With the death in February of Professor Glenn Seaborg, we have lost not only one of the pioneers of nuclear physics, but the only person in the history of science who has had a chemical element, seaborgium, named after him in his lifetime.
Glenn Seaborg was involved with synthesising or identifying nine of the transuranic elements, starting with plutonium in 1940 and ending with nobelium in 1957. Almost none of the elements with numbers above number 92 (uranium) exist in nature, so these new ones were created by smashing atoms and subatomic particles into each other in nuclear reactors, cyclotrons and the like. Later, teams in America, Germany and the Soviet Union went on to create others, of which the most recent is element 114, reported earlier this year.
The naming of new chemical elements is a small part of the work of an organisation most of us have never heard of, nor are likely to encounter: the International Union for Pure and Applied Chemistry (commonly abbreviated IUPAC). For more than a decade IUPAC was the centre of a controversy over the names of the transuranic elements from 101 up to 109, so much so that they had to invent temporary names for them, such as unnilhexium for 106. This revolved around arguments over who created them first (laboratories at Berkeley, Dubna in the former Soviet Union, and Darmstadt in Germany were all involved), tinged with cold war antagonisms and institutional rivalries.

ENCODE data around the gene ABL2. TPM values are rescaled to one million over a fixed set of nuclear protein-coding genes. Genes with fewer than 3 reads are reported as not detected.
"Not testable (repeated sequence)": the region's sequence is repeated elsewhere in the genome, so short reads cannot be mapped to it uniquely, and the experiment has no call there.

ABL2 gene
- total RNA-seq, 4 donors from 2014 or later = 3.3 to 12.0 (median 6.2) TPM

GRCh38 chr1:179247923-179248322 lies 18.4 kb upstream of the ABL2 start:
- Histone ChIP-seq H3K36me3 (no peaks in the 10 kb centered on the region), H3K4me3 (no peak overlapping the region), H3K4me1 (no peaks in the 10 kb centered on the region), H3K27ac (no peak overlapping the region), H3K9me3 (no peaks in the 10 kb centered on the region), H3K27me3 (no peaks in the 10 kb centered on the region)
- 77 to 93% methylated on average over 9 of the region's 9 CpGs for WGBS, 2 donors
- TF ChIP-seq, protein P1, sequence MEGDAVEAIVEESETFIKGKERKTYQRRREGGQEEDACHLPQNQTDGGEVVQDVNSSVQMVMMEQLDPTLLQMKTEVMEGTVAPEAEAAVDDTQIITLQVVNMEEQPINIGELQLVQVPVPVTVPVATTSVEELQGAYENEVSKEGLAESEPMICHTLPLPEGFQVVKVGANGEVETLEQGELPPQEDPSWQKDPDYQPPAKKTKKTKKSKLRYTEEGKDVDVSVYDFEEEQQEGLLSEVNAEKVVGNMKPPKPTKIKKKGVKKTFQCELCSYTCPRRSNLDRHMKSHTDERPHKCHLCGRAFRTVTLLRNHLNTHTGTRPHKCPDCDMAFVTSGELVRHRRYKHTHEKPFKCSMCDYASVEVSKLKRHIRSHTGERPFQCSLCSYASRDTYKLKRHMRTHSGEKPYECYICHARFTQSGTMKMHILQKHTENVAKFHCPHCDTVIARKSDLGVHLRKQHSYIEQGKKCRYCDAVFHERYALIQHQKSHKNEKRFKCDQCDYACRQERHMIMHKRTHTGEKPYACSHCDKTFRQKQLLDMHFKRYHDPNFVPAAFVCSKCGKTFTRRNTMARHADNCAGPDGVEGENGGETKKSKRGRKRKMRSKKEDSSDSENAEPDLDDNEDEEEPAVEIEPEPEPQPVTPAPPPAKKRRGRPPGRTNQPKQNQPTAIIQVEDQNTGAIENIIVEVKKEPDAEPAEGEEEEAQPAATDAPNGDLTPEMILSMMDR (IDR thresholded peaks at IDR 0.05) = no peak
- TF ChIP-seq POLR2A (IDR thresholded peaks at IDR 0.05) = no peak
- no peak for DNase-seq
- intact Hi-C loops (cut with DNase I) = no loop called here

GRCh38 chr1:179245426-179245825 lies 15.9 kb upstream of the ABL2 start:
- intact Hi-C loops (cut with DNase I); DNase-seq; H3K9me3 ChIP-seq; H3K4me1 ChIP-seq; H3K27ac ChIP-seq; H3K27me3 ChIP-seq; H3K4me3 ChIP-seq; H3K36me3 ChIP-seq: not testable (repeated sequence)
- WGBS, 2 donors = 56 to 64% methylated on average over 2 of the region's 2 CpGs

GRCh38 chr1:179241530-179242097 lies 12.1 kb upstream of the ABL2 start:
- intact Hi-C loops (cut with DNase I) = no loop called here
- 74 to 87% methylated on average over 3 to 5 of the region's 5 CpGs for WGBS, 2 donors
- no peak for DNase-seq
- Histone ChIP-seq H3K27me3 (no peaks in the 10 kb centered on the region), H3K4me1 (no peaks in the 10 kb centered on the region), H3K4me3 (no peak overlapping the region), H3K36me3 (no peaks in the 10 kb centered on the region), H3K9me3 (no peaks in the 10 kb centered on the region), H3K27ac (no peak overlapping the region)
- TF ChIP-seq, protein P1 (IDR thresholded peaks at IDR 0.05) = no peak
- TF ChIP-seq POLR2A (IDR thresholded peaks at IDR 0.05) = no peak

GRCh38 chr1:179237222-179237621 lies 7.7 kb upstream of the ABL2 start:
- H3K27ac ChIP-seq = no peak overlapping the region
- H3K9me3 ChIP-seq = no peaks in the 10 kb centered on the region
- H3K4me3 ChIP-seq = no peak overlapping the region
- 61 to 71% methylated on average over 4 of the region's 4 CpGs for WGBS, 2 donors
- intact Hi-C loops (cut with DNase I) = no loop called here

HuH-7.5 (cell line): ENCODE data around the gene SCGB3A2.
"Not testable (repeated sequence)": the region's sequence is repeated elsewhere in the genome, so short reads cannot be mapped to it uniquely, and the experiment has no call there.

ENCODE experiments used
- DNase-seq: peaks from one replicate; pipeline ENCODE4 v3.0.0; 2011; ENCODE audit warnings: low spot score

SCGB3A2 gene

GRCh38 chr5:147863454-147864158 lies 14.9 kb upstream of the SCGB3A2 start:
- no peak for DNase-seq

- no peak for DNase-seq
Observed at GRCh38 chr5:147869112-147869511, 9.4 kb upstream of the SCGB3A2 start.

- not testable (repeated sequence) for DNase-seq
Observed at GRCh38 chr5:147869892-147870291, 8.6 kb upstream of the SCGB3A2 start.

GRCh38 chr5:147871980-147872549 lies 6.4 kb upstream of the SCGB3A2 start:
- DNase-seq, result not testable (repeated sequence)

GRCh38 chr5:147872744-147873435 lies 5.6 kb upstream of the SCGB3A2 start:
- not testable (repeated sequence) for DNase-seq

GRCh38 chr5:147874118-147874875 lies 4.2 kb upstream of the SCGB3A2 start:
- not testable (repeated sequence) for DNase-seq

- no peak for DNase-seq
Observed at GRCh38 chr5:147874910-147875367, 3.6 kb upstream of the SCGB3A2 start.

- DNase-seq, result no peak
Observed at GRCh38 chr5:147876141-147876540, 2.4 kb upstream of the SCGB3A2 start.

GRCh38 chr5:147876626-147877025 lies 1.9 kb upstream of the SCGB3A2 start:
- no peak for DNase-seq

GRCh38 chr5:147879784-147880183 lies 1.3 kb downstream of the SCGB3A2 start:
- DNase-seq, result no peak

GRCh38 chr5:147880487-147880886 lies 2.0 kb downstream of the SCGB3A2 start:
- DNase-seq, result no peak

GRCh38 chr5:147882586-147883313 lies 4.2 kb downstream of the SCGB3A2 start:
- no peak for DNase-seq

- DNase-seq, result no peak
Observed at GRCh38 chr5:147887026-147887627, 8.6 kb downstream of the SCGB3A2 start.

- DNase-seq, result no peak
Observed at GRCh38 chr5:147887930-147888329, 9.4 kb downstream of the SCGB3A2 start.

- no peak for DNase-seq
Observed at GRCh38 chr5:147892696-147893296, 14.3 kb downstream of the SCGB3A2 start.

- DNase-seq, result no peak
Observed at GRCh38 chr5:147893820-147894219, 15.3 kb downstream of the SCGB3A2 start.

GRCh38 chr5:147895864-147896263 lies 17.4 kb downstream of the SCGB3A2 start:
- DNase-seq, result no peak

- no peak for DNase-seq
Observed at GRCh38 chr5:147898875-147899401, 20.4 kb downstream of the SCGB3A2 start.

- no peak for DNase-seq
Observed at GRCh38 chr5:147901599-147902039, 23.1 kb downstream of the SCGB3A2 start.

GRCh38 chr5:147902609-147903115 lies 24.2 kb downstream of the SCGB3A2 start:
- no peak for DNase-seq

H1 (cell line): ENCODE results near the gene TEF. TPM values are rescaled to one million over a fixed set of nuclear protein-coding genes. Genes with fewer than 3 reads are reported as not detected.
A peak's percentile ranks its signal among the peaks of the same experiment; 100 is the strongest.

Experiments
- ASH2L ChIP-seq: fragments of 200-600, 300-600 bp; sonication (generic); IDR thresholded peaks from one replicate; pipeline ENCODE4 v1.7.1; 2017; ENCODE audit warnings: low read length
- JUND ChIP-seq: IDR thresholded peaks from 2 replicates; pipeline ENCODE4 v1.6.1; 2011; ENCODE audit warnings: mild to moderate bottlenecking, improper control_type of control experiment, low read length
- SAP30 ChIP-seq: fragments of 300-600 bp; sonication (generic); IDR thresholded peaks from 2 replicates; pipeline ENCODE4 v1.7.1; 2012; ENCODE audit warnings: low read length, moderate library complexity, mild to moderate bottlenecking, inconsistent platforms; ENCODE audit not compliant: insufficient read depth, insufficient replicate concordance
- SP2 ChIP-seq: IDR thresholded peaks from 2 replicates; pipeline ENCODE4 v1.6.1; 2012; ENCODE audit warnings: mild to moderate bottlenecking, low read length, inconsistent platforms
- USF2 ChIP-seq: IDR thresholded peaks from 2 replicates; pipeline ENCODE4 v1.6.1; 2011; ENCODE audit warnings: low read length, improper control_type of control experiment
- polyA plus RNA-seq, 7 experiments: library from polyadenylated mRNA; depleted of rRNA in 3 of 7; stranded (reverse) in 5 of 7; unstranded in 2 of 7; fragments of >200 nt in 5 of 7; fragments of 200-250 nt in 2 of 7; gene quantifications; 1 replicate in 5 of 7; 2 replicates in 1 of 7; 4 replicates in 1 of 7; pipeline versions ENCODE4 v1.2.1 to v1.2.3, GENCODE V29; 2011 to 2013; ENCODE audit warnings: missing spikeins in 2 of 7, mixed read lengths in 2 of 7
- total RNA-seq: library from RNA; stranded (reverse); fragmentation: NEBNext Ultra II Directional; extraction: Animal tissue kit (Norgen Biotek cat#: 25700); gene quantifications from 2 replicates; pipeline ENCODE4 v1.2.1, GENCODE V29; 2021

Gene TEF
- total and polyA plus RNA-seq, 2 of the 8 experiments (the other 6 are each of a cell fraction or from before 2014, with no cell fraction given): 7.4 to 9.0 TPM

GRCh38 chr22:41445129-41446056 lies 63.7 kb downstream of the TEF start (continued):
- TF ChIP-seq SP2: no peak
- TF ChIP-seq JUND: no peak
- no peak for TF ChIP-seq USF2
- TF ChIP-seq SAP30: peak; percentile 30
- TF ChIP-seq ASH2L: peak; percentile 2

The American Chemical Society proposed one list of names and the Russians another. IUPAC had a rule that no chemical element was to be named after a living individual, but the American list contained the name seaborgium for element 106, which had been first made in 1974. This and other problems delayed ratification of the list until August 1997, when an IUPAC meeting agreed on a compromise, but largely American, list that included seaborgium. All those dictionary makers who by then had created entries for the new element under that name breathed easier.
By the nature of nature, new elements to name are scarce (though those from number 110 onwards are still up for grabs), so the honour bestowed on Glenn Seaborg may forever remain unique.
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